McAdam: Beckett, Lester admit faults; time to move on

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McAdam: Beckett, Lester admit faults; time to move on

FORT MYERS, Fla. -- With varying degrees of success -- and, a cynic might add, commitment -- Jon Lester and Josh Beckett attempted to, at once, acknowledge the horrendous finish to the 2011 Red Sox season while simultaneously burying it.

Neither Lester nor Beckett is in his element in dealing with the media. Lester, who has a stubborn streak to him, habitually answers many questions the same way ("Yes and no"), flashing a contrarian nature.

Beckett, meanwhile, has little patience for the reporter-athlete exchanges that are, like it or not, part of the routine for any major league starting pitcher once in every five days.

Beckett can be witheringly self-deprecating in assessing his starts, but also curt and dismissive. He would surely prefer a root canal rather than his weekly Q-and-A.

But Lester and Beckett seemed to understand the task at hand yesterday. To be sure, this was not your standard "How I spent my off-season" recital Sunday, with promises of being in the best shape ever.

No, this was a reckoning of all that had gone wrong last season, particularly at the end when the Red Sox collapsed in the standings, and along the way, behaved so unprofessionally in the clubhouse their putrid 7-20 play on the field was very nearly the least of their sins.

Lester and Beckett knew there would be a day for explanations for all of that and that they would be squarely in the cross-hairs, having been identified as two of the beer-swilling, chicken-chomping starters who lounged in the clubhouse while, out on the field, the season slipped away.

Over the winter, Lester made a round of phone calls to reporters in which he expressed regret for his actions and bemoaned what might have been. Beckett stayed almost entirely under the radar, and when he finally surfaced days before the Super Bowl, seemed more intent on rationalizing the behavior while scapegoating whomever had leaked the details in the first place.

It's unclear whether the two were advised by team officials to take a more contrite tone Sunday as pitchers and catchers reported to camp, but that was the net effect.

At times, Lester seemed to be standing at the head of a grade school English class, tasked with conjugating the verb "to stink" in every form imaginable.

"I stunk, we stunk," Lester recalled at least a few times.

He allowed that had it had been "a long winter." He revealed that he thought about the nosedive "a lot. It's one of those things I don't think you'll ever forget," and, showcasing a pro athlete's competitive DNA, vowed that just having endured it "will make us better, make us stronger."

Perhaps the first step in that direction was the accountability and responsibility that Lester and Beckett demonstrated Sunday.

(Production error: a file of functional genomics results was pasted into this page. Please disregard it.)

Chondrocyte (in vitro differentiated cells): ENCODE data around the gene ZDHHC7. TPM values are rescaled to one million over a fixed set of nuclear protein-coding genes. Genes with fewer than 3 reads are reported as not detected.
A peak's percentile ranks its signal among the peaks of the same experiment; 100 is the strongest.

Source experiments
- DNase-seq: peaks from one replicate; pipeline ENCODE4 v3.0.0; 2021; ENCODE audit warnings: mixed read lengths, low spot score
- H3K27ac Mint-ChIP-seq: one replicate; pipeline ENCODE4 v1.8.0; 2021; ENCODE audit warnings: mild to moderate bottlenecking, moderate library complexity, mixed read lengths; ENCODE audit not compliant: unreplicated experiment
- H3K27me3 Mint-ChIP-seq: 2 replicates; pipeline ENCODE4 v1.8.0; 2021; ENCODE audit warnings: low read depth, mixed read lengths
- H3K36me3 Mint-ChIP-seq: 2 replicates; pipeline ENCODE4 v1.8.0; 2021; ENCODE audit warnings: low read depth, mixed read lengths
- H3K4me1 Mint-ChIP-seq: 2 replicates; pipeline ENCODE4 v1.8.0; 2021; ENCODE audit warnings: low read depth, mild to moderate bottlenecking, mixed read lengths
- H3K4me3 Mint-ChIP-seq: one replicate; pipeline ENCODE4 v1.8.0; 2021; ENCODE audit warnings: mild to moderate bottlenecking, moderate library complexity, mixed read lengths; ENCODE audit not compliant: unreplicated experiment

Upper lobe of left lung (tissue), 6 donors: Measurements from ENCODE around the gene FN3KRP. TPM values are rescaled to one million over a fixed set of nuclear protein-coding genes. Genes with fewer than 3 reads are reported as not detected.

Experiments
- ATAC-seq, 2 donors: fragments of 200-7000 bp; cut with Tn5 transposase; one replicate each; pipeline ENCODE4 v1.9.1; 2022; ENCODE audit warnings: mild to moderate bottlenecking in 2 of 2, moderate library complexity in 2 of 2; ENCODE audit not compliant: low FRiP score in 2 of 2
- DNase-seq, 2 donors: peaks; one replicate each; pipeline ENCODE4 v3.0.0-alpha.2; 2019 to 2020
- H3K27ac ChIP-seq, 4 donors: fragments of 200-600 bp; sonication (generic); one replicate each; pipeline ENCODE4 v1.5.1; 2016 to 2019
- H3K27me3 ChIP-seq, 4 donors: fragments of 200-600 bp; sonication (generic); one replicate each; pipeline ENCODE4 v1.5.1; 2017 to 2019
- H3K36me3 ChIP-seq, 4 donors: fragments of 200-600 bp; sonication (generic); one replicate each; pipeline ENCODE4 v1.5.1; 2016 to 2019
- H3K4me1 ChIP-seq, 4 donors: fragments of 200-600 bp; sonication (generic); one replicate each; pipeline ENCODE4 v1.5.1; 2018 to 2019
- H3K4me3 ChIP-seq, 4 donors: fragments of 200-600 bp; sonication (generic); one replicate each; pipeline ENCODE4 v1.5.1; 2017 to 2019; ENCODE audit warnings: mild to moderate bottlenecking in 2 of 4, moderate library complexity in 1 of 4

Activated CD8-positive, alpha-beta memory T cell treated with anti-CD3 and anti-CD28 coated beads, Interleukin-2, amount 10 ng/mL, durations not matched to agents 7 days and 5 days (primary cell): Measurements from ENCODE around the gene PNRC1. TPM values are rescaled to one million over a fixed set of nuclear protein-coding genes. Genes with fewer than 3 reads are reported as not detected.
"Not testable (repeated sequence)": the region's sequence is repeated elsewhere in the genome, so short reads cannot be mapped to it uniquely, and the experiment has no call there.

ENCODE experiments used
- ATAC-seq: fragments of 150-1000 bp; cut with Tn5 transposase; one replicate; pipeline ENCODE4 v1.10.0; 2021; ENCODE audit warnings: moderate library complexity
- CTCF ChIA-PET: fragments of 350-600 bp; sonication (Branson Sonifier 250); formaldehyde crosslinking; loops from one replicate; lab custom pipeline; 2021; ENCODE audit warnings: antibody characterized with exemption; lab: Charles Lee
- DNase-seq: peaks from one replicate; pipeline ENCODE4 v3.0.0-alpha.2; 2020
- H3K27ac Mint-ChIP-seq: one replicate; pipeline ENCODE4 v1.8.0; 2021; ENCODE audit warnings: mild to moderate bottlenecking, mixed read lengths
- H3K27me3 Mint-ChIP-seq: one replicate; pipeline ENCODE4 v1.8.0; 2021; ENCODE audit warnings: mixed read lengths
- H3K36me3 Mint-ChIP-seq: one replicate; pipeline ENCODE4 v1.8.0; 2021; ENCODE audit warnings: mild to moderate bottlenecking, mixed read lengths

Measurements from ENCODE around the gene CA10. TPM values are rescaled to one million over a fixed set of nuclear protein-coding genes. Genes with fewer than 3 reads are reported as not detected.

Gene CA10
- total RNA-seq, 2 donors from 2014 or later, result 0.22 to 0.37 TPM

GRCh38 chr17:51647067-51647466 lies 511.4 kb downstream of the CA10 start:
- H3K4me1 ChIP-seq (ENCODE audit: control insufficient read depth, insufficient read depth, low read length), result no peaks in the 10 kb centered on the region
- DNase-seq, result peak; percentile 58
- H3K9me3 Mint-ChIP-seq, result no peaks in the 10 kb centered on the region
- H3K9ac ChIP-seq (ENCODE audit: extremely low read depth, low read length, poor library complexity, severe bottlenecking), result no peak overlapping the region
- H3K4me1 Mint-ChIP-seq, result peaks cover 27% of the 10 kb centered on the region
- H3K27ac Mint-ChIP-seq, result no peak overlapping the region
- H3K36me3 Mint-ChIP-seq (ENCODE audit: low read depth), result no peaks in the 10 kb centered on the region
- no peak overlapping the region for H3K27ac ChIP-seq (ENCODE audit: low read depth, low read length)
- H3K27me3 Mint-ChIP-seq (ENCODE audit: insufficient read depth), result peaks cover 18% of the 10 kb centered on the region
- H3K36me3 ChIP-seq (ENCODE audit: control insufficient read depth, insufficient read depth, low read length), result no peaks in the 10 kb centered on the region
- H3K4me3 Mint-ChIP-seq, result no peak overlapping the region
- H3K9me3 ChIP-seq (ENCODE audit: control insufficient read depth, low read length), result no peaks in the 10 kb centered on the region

"I've learned from it," said Lester. "It's something I'm not proud of."

Most memorably, Lester seemed to show keen understanding of what that month had done to fans.

"There should be," he said of the perceived anger of the fan base. "We didn't play very good. And with all the other stuff added on top of that, it's obviously going to make it worse. I don't blame them for that. We stunk. I stunk. And I take complete responsibility for it."

Befitting his famously stubborn nature, Beckett warmed to the topic more slowly. He blamed himself for pitching poorly in September but seemed to tip-toe away from the "clubhouse" issue.

"I'm not saying we didn't make mistakes, because we did make mistakes in the clubhouse," said Beckett. "But the biggest mistake I made was not pitching well against Baltimore (twice in the last 10 days)."

Fairly or not, Beckett became the face of Beer-and-chickenGate, owing more to his age and stature on the staff. He said he couldn't control that perception while confessing "I had lapses in judgement."

He cryptically referred to "things going on . . . I got distracted," but wouldn't explain further. He adamantly maintained that he never missed a between-start conditioning workout and seemed perplexed that, yes, he had gained some weight.

But like Lester, Beckett warmed to the talk of responsibility to the fans.

"Absolutely," he said when he asked if he understood the fans' wrath. "I've been a fan of (teams), too. It stinks whenever things don't go the way they're supposed to go . . . It sucks the way things ended. We're just as let down as they are."

If there was a disappointment, it was that Lester and Beckett failed to see the connection between their behavior and their on-field performance. Both, to varying degrees, suggested that if the Sox had only won more, none of this would have been an issue.

But that ignores the obvious: had they (and others) been in better shape (i.e. chicken and beer, more conditioning) and more committed teammates, the team's play wouldn't have suffered as much.

Still, there was value to the day. Even in sports, confession is good for the soul.

"We're moving on," concluded Lester. "I'm sure that's going to be a big theme for this spring training for a lot of guys -- that we're moving on and we're looking forward to 2012."

But first, a look back at 2011 was necessary and Lester and Beckett delivered with their first pitches of the spring.

Celtics offseason focus is an All-Star frontcourt addition

Celtics offseason focus is an All-Star frontcourt addition